You never know how many future patients will be treated according to the outcome of a clinical trial, but there must be some implicit estimate. If this estimate is zero, the trial is not worth conducting. In the example given here, the estimate of 1,000 future patients is irrelevant: the future patient horizon cancels out in a comparison of the two methods. The patient horizon matters when you want to include the benefit to patients in the trial itself. The patient horizon serves as a way to weigh the interests of current versus future patients, an ethically difficult comparison usually left implicit.

Miscellaneous math resources

Every Wednesday I’ve been pointing out various resources on my web site. So far they’ve all been web pages, but the following are all PDF files.

Probability and statistics:

Other math:

See also journal articles and technical reports.

Last week: Probability approximations

Next week: Code Project articles

Probability approximations

This week’s resource post lists notes on probability approximations.

Do we even need probability approximations anymore? They’re not as necessary for numerical computation as they once were, but they remain vital for understanding the behavior of probability distributions and for theoretical calculations.

Textbooks often leave out details such as quantifying the error when discussion approximations. The following pages are notes I wrote to fill in some of these details when I was teaching.

See also blog posts tagged Probability and statistics and the Twitter account ProbFact.

Last week: Numerical computing resources

Next week: Miscellaneous math notes

More data, less accuracy

Statistical methods should do better with more data. That’s essentially what the technical term “consistency” means. But with improper numerical techniques, the the numerical error can increase with more data, overshadowing the decreasing statistical error.

There are three ways Bayesian posterior probability calculations can degrade with more data:

  1. Polynomial approximation
  2. Missing the spike
  3. Underflow

Elementary numerical integration algorithms, such as Gaussian quadrature, are based on polynomial approximations. The method aims to exactly integrate a polynomial that approximates the integrand. But likelihood functions are not approximately polynomial, and they become less like polynomials when they contain more data. They become more like a normal density, asymptotically flat in the tails, something no polynomial can do. With better integration techniques, the integration accuracy will improve with more data rather than degrade.

With more data, the posterior distribution becomes more concentrated. This means that a naive approach to integration might entirely miss the part of the integrand where nearly all the mass is concentrated. You need to make sure your integration method is putting its effort where the action is. Fortunately, it’s easy to estimate where the mode should be.

The third problem is that software calculating the likelihood function can underflow with even a moderate amount of data. The usual solution is to work with the logarithm of the likelihood function, but with numerical integration the solution isn’t quite that simple. You need to integrate the likelihood function itself, not its logarithm. I describe how to deal with this situation in Avoiding underflow in Bayesian computations.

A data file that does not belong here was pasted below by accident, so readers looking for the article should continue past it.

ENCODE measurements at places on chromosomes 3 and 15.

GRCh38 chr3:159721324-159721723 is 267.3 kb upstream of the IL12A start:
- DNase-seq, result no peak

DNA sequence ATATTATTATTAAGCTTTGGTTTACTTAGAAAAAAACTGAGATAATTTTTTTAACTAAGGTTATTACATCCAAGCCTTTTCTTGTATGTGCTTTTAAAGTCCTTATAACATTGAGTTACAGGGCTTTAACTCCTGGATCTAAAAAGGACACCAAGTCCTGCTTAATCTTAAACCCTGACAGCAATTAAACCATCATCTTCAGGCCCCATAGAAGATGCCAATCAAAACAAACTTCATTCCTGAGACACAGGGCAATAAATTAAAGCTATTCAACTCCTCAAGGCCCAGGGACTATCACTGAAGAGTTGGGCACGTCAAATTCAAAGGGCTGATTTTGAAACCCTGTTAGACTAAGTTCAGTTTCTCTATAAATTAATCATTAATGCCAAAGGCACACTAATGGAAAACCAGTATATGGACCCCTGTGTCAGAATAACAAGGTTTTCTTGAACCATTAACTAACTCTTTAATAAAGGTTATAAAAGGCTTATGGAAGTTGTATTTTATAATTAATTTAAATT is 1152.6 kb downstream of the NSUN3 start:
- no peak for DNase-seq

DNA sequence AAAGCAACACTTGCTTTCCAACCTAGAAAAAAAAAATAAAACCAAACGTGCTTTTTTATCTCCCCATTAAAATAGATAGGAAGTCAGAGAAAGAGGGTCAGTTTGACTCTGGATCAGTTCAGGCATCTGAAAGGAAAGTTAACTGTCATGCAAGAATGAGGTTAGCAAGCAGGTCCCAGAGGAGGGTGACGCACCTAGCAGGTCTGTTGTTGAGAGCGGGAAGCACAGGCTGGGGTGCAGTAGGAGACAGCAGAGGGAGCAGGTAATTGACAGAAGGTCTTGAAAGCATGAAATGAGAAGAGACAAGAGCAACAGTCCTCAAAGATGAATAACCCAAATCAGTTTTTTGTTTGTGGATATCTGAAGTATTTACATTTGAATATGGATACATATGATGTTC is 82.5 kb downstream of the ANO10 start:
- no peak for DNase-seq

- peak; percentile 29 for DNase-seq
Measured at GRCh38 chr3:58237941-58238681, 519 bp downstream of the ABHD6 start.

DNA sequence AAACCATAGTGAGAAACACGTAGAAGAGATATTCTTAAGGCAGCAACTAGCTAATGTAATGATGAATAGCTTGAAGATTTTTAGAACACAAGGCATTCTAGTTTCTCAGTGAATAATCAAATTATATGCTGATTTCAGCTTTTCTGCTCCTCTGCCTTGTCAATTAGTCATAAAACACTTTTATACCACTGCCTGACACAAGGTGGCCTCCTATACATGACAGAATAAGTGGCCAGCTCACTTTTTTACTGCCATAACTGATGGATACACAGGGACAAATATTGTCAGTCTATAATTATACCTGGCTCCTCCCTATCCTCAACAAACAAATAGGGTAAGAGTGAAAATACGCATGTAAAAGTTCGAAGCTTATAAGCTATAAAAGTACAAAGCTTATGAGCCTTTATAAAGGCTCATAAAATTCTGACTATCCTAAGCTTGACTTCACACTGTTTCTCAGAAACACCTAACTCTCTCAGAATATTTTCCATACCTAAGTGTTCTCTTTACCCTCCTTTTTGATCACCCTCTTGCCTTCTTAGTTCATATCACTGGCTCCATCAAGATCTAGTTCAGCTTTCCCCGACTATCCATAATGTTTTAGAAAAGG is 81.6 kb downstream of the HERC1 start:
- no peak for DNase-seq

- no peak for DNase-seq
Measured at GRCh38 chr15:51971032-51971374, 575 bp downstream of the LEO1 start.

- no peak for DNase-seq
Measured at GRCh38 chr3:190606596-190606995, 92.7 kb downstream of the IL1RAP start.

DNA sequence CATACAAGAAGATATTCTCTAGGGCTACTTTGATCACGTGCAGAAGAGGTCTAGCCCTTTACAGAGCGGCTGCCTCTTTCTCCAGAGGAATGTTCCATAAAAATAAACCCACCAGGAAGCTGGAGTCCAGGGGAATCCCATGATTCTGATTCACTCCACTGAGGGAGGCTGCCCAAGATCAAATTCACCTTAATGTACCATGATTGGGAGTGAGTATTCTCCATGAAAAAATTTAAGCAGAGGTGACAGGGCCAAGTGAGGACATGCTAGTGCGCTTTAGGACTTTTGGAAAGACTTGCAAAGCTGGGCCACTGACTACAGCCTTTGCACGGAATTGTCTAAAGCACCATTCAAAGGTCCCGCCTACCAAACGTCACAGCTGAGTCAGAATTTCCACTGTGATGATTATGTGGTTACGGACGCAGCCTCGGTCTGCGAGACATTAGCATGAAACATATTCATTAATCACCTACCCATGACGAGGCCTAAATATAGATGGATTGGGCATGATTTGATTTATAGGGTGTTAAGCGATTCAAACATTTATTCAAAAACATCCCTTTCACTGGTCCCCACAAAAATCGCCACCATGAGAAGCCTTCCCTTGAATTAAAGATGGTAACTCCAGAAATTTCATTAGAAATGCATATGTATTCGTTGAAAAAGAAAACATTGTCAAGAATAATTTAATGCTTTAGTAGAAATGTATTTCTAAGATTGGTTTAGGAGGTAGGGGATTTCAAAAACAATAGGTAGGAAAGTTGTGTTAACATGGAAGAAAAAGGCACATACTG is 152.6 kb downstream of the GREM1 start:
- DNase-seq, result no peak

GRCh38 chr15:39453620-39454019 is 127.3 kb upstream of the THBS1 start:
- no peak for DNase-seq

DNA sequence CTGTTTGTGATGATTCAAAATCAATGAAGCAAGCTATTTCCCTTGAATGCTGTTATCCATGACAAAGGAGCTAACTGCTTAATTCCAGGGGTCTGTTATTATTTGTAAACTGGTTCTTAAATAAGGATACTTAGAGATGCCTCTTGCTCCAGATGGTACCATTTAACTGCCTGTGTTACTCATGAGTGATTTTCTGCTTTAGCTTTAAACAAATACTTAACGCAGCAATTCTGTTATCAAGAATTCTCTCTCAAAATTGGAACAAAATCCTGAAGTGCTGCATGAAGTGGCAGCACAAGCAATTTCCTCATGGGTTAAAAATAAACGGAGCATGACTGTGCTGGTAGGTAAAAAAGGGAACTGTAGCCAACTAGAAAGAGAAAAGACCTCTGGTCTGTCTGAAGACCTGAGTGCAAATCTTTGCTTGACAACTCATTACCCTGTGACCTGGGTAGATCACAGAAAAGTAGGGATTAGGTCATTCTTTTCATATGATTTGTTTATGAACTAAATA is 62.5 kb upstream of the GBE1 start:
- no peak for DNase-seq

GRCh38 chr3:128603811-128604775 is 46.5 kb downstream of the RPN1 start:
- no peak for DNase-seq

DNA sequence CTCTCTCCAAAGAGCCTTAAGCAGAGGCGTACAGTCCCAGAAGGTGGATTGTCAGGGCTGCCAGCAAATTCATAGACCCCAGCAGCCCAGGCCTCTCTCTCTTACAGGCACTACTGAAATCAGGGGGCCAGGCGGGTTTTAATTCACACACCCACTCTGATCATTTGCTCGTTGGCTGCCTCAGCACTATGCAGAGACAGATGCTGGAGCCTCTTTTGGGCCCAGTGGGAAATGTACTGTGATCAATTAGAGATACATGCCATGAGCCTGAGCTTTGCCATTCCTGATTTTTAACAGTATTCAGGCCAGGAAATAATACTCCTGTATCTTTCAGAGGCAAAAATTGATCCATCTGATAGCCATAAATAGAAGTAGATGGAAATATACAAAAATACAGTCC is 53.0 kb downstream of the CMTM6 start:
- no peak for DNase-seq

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If you’d like help with statistical computation, let’s talk.

R resources

This is the third in my weekly series of posts pointing out resources on this site. This week’s topic is R.

See also posts tagged Rstats.

I started the Twitter account RLangTip and handed it over the folks at Revolution Analytics.

Last week: Emacs resources

Next week: C++ resources

First two impressions of statistics

When I was a postdoc I asked a statistician a few questions and he gave me an overview of his subject. (My area was PDEs; I knew nothing about statistics.) I remember two things that he said.

  1. A big part of being a statistician is knowing what to do when your assumptions aren’t met, because they’re never exactly met.
  2. A lot of statisticians think time series analysis is voodoo, and he was inclined to agree with them.

Blue Bonnet Bayes

Blue Bonnet™ used to run commercials with the jingle “Everything’s better with Blue Bonnet on it.” Maybe they still do.

Perhaps in reaction to knee-jerk antipathy toward Bayesian methods, some statisticians have adopted knee-jerk enthusiasm for Bayesian methods. Everything’s better with Bayesian analysis on it. Bayes makes it better, like a little dab of margarine on a dry piece of bread.

There’s much that I prefer about the Bayesian approach to statistics. Sometimes it’s the only way to go. But Bayes-for-the-sake-of-Bayes can expend a great deal of effort, by human and computer, to arrive at a conclusion that could have been reached far more easily by other means.

Related: Bayes isn’t magic

Image via Gallery of Graphic Design

How well does sample range estimate range?

I’ve been doing some work with Focused Objective lately, and today the following question came up in our discussion. If you’re sampling from a uniform distribution, how many samples do you need before your sample range has an even chance of covering 90% of the population range?

This is a variation on a problem I’ve blogged about before. As I pointed out there, we can assume without loss of generality that the samples come from the unit interval. Then the sample range has a beta(n – 1, 2) distribution. So the probability that the sample range is greater than a value c is

\int_c^1 n(n-1) x^{n-2} (1-x) \,dx = 1 - c^{n-1} (n - c(n-1))

Setting c = 0.9, here’s a plot of the probability that the sample range contains at least 90% of the population range, as a function of sample size.

The answer to the question at the top of the post is 16 or 17. These two values of n yield probabilities 0.485 and 0.518 respectively. This means that a fairly small sample is likely to give you a fairly good estimate of the range.